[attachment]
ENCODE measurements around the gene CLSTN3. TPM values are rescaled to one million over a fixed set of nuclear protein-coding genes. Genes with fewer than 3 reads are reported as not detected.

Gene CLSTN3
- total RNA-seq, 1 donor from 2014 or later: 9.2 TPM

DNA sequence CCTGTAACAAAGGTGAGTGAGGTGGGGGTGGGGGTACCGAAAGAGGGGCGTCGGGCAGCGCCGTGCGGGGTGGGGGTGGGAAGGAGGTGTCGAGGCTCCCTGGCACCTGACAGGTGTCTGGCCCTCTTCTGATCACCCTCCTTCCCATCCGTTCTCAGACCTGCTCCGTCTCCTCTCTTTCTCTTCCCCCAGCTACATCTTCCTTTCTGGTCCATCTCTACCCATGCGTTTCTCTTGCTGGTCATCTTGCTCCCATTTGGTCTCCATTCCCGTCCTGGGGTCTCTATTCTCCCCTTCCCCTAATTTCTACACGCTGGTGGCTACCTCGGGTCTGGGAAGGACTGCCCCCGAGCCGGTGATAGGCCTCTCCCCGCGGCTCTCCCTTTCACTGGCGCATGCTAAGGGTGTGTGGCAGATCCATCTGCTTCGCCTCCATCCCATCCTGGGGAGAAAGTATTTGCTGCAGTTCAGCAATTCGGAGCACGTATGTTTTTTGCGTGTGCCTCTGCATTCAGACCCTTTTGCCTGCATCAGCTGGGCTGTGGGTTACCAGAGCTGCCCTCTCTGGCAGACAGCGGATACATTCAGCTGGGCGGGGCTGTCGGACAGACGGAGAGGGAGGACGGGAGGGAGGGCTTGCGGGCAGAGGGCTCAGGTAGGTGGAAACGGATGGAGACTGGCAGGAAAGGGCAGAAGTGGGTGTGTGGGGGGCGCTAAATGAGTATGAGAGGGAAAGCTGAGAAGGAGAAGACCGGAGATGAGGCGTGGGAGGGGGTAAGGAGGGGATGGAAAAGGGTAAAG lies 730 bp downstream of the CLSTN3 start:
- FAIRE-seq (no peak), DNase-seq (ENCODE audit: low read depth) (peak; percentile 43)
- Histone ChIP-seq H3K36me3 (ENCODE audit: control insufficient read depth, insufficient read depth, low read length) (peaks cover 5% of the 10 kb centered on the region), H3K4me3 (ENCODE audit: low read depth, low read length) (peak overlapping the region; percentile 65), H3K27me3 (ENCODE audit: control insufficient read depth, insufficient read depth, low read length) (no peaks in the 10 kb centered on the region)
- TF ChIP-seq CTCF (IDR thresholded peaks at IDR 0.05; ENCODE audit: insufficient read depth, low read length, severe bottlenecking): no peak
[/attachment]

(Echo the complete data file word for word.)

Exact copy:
ENCODE measurements around the gene CLSTN3. TPM values are rescaled to one million over a fixed set of nuclear protein-coding genes. Genes with fewer than 3 reads are reported as not detected.

Gene CLSTN3
- total RNA-seq, 1 donor from 2014 or later: 9.2 TPM

DNA sequence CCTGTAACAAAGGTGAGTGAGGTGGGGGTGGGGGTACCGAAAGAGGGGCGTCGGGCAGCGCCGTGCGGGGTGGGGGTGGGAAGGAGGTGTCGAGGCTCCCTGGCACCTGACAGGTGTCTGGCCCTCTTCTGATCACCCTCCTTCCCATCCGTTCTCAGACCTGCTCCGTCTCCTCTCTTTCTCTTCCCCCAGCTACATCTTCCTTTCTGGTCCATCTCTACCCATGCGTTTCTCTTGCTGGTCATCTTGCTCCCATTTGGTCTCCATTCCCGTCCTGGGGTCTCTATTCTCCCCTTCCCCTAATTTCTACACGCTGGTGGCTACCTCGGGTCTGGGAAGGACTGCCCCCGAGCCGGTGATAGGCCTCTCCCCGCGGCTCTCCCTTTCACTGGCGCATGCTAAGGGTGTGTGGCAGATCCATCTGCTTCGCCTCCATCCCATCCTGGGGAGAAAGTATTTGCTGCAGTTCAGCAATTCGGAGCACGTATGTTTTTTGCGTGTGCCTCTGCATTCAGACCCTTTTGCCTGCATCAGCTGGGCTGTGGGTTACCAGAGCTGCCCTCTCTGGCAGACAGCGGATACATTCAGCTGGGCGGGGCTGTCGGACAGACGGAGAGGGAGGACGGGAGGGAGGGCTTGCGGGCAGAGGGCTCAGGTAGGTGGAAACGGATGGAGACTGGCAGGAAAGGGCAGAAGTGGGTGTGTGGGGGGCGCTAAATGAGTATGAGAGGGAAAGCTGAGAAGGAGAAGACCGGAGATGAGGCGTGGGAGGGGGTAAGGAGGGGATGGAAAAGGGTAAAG lies 730 bp downstream of the CLSTN3 start:
- FAIRE-seq (no peak), DNase-seq (ENCODE audit: low read depth) (peak; percentile 43)
- Histone ChIP-seq H3K36me3 (ENCODE audit: control insufficient read depth, insufficient read depth, low read length) (peaks cover 5% of the 10 kb centered on the region), H3K4me3 (ENCODE audit: low read depth, low read length) (peak overlapping the region; percentile 65), H3K27me3 (ENCODE audit: control insufficient read depth, insufficient read depth, low read length) (no peaks in the 10 kb centered on the region)
- TF ChIP-seq CTCF (IDR thresholded peaks at IDR 0.05; ENCODE audit: insufficient read depth, low read length, severe bottlenecking): no peak